Maybe online privacy isn’t something you think outside of keeping your credit cards and banking information out of the hands of hackers.

    iOS offers an option to change your search engine under Settings ? Safari ? Search Engine. There you can choose from:

    • Google
    • Yahoo
    • Bing
    • DuckDuckGo

    DuckDuckGo is the only search engine in the list that doesn’t track and store your search results. That means they aren’t targeting you with ads or trying to sell your data to marketers.

    duckduckgo logo

    I like having more control over who has my information and search history, but what sold me on DuckDuckGo is a unique feature called bangs.

    DuckDuckGo enables you to search certain sites directly by using an exclamation point followed directly by the website shortcut.  Continue reading

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    Technology

    Why The Internet Can’t Validate Me (But I Try to Let it Anyway)

    Writing an Internet post about how posting things on the Internet can strip away your joy is like writing a book about why people shouldn’t write books or singing a song about why we need to stop singing songs.

    I’m aware of the irony. Bear with me, please.


    I’ve shared that notifications can’t satisfy us. Unfortunately, that truth hasn’t sunk in yet.

    Nevertheless, I continue to internally yell “Validate me!” with each post to the Internet.

    computers

    I’d be lying if I didn’t have the same urge with this post. If I didn’t want you to tell me that you agree or that it was really inspiring.

    Most of the time when I share something online, I want to help people or be encouraging. But underneath that well-intentioned shell, I long to hear other things.

    Tell me my ideas are good.

    Tell me my picture is beautiful.

    Tell me my baby is adorable.

    Tell me my life is awesome.

    I hate that I don’t always share things to share joy or to be helpful, but instead to seek approval and find my sense of self-worth in likes and retweets and online praise.

    I forget so easily that thumbs up and shares can’t satisfy me. No statistic can make me happier. No amount of kind comments will give me joy that only Jesus can bring.


    Recently, I’ve been using Facebook and Twitter less often 1 . I still have an urge to open an app, check the notifications, and see who is mentioning or praising me.

    I once heard that checking Facebook is the modern-day equivalent of opening the refrigerator when you’re bored. Sometimes I check social media and forget why I went there in the first place. It’s like taking a bite of cold pizza from the fridge when you weren’t hungry to begin with.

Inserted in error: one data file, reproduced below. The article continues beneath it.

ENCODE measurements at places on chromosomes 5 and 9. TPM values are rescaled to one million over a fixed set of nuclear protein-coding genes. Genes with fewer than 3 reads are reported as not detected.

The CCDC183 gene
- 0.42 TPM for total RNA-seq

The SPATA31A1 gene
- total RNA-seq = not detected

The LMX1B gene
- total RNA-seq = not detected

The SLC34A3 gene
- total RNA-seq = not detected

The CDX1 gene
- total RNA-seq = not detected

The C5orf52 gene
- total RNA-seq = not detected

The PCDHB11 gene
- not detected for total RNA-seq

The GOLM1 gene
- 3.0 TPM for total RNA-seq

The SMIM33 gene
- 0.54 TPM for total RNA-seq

I don’t want to live for temporal status updates. I’m tired of unsatisfying nibbles at day-old deep dish.

    1. I don’t want to let a constant stream of non-vital information consume my life. The majority of posts will be completely irrelevant in a day or so and 99% will be irrelevant in a year, yet I return to it day in and day out because the habit is so ingrained.
    2. I don’t want want to let the amount of attention a post gets decide how proud or satisfied I am in that moment.

    At the same time, I want to celebrate with people, congratulate those I care about, and share in the joy of others.

    This is a tricky, fine line to walk. I’m grateful for people’s kind words. I’m thankful that people love me and my family and encourage our socks off regularly. But I don’t want those likes and comments to dictate my life or be the source of my joy, hope, or approval. I want to reserve that place for Jesus alone.


    I don’t know your motives. I don’t know why you post the articles you do or share pictures of your vacation or your lunch or your baby or your baby eating lunch on vacation.

    It’s totally possible that you have good intentions. Maybe you’ve never even considered why you post what you do.

    For me, I know that I don’t always have the best intentions.

    I know that I don’t always share things because I want other people to share in my joy but because instead because I want other people to bring me joy or to be jealous of my life.

    One more like. One more comment. One more favorite or retweet. That’ll do it. That’ll scratch my itch.

    It never does. It can’t.

    I don’t know what the solution to this is. For now, I’m spending less time on social networks. I don’t do much to promote blog posts and I’ve turned off comments from this blog because I let them turn into tiny altars of praise to me.

    I want to share ideas. I want to be helpful. I want others to share in my joy and see my gratitude. I just don’t want to share things as a means to a selfish end.

    I want to combat the lie,

    “If I share this and get enough attention for it, I will be happier.”

    I don’t want to use my baby as a prop for praise. I don’t want to publicly share my gratitude for my wife so that people will be amazed at my gratitude. I want use social media to be a good tool instead of an unruly master.

    I want my validation to flow from who Jesus is and his love for me, not from what other people think of me, whether it is incredibly kind and encouraging or rude and hurtful. Life isn’t more difficult in the digital age than in the thousands of years prior, but it sure has gotten more complicated.

    Human nature hasn’t changed. We’re always trying to turn things–good or amoral–into something to worship or as tools to be worshipped with. That’s a heart problem, not a technical issue.

    ___

    So what am I doing inlight of all of this? To start, when I have the urge to check social media, I (try to) do something else, like:

    1. writing down an idea or thought for a blog post2
    2. praying for something or someone
    3. texting a friend some encouragement.

    I haven’t perfected doing these three things by any stretch, but, wow, the ideas have been flowing much easier when I give myself space to think instead of pacifying a split-second of boredom with tweets and posts.

    I’ve also created a Workflow from the 39 things you can do instead of checking social media.

    This is a tough battle to fight because I am the enemy. My nature is the problem, not the platforms or tools or other people at the water cooler. I’m not ready to call it quits, but something has to change.


    1. Which is to say, still entirely too much

    2. That’s how this post started.